The term reckless feels wrong to be used about the love of God. His love is not wild or out of control.
    I have heard a few concerns about this “reckless” term from the congregation and I thought it needs to be mentioned.
    Reckless is usually not used as something positive or good but maybe myself and others have got it wrong.

    • Andrew Mills on

      Hi Harry – I can certainly understand your confusion about the word “reckless” as it has lots of different connotations. From what I understand the song has a different meaning of reckless, about God not be cautious, that its trying to convey. The first time it was sang the read the authors word in service about what the song meant. The author says:

      When I use the phrase, ‘the reckless love of God,’ I’m not saying that God Himself is reckless. I am, however, saying that the way He lo. ves, is in many regards, quite so. His love bankrupted heaven for you. His love doesn’t consider Himself first. His love isn’t selfish or self-serving. He doesn’t wonder what He’ll gain or lose by putting Himself out there. He simply gives Himself away on the off-chance that one of us might look back at Him and offer ourselves in return. The recklessness of His love is seen most clearly in this – it gets Him hurt over and over. Make no mistake, our sin pains His heart. Yet He opens up and allows us in every time. His love saw you when you hated Him – when all logic said, ‘They’ll reject me,’ He said, ‘I don’t care if it kills me. I’m laying My heart on the line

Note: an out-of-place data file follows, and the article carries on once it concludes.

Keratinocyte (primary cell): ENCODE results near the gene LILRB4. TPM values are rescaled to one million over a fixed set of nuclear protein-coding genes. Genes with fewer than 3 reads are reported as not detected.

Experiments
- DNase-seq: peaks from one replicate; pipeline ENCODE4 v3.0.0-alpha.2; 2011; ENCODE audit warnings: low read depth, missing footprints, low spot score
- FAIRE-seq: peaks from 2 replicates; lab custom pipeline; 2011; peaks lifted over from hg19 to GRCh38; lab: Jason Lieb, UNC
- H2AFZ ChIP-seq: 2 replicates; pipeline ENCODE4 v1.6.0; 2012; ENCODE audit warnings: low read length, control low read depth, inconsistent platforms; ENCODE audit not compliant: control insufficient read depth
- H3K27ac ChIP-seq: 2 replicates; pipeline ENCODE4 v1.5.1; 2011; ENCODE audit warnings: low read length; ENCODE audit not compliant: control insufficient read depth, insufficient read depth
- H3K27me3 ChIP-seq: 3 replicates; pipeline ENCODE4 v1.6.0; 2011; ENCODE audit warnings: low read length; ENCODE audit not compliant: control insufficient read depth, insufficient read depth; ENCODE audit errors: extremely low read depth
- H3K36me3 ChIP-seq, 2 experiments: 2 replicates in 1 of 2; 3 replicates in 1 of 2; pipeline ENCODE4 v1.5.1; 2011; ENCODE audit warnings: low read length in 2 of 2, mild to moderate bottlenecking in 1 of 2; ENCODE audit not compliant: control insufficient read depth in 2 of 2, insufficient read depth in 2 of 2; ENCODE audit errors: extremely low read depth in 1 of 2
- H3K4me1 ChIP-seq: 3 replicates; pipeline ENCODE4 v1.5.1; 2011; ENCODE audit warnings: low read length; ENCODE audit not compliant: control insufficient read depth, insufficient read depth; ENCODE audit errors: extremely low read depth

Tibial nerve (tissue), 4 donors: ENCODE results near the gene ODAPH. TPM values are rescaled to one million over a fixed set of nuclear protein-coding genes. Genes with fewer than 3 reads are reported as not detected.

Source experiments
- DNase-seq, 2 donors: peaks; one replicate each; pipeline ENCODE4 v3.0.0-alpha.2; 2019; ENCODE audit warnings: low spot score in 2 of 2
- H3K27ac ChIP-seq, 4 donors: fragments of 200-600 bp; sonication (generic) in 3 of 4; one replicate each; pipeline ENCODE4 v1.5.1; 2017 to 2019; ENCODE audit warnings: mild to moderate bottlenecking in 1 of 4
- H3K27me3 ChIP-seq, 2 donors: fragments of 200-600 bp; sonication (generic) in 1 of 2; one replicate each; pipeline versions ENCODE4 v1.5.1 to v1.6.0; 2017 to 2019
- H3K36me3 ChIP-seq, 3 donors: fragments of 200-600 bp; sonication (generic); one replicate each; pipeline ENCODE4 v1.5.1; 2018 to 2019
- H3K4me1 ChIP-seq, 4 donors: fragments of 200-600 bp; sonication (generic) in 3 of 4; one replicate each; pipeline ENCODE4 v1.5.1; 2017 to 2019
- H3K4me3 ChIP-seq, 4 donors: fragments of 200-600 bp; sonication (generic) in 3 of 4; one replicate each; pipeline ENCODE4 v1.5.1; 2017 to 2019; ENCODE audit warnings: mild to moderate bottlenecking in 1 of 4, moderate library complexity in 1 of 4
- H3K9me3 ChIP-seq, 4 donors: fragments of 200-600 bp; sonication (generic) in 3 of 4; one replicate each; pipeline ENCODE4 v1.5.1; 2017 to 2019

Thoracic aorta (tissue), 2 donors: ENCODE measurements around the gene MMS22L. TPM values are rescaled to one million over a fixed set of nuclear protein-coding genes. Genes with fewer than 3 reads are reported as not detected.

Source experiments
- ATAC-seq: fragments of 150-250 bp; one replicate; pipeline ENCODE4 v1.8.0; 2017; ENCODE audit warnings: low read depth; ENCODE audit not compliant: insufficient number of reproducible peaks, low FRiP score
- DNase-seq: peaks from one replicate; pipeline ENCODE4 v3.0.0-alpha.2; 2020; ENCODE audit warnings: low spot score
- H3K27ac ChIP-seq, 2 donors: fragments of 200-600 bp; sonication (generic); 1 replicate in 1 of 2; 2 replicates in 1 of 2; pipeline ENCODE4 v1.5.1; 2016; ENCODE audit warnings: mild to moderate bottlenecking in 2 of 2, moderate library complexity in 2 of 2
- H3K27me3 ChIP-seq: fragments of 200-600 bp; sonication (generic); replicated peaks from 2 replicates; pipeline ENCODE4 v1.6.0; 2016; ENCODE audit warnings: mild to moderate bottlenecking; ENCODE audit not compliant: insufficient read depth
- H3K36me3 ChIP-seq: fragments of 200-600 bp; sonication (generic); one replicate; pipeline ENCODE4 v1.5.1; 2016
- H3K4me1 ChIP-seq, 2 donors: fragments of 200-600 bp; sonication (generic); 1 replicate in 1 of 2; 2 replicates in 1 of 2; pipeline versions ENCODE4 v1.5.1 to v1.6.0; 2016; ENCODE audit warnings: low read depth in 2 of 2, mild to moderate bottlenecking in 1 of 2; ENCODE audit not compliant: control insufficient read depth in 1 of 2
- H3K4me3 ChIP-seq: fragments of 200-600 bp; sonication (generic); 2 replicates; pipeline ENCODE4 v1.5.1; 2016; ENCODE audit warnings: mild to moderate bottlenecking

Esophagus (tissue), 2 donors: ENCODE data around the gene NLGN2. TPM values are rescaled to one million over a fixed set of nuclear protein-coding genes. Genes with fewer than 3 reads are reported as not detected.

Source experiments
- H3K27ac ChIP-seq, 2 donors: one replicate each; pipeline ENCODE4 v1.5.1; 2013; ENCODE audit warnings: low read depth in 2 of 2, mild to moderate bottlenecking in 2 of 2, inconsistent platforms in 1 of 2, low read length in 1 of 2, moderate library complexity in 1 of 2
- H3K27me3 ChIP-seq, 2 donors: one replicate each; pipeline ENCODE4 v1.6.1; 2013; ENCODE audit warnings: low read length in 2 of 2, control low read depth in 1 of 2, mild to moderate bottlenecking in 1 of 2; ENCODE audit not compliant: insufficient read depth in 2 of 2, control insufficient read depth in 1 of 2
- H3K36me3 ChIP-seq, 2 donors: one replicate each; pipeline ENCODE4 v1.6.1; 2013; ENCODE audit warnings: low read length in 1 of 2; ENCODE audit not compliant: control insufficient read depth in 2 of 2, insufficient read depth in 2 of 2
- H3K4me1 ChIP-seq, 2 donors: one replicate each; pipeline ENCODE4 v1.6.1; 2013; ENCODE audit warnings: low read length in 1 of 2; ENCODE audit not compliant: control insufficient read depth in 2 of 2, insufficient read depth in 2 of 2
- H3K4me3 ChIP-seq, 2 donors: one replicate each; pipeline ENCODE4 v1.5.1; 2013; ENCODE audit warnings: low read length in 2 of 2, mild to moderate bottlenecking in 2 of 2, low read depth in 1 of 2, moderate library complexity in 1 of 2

So hopefully that might help!

  3. Harry Huizer on

    Ok how about overwhelming love instead of reckless love.
    God’s love is not out of control.
    A humble opinion.

    • PhiLiP SchMidT on

      Hello Harry.

      A pleasure to make your acquaintance!
      If we haven’t met before, it’s probably because, although we attend Bethany, my wife Jackie & I live in London.

      When I read your beguiling observation about Divine “overwhelming love” versus “reckless love,” I immediately thought of the title of a book by Michael Yaconelli: “Dangerous Wonder”.
      Not “overwhelming,” not “reckless,” but “dangerous.”

      Here is how Yaconelli defines the concept in his book:

      “We have lost the gleam in our eye.
      Jesus no longer chases us in the ragged terrain of our souls.
      We have forgotten what it is like to stand speechless in the presence of Jesus, hearts beating
      wildly, staggered and stunned by what God is doing in our world.
      The obstacles are intimidating, but they need not dictate our lives.
      We can rediscover the childlike attribute of our faith called ‘dangerous wonder’.”

      I have to concur.
      Have we, in our efforts to NOT be stretched outside of our comfort zones, indeed settled for a ‘tame Jesus,’ forgetting that “He is NOT a tame lion”?

      Listen to how Yaconelli describes the Master, and, by extension, we followers of the Master: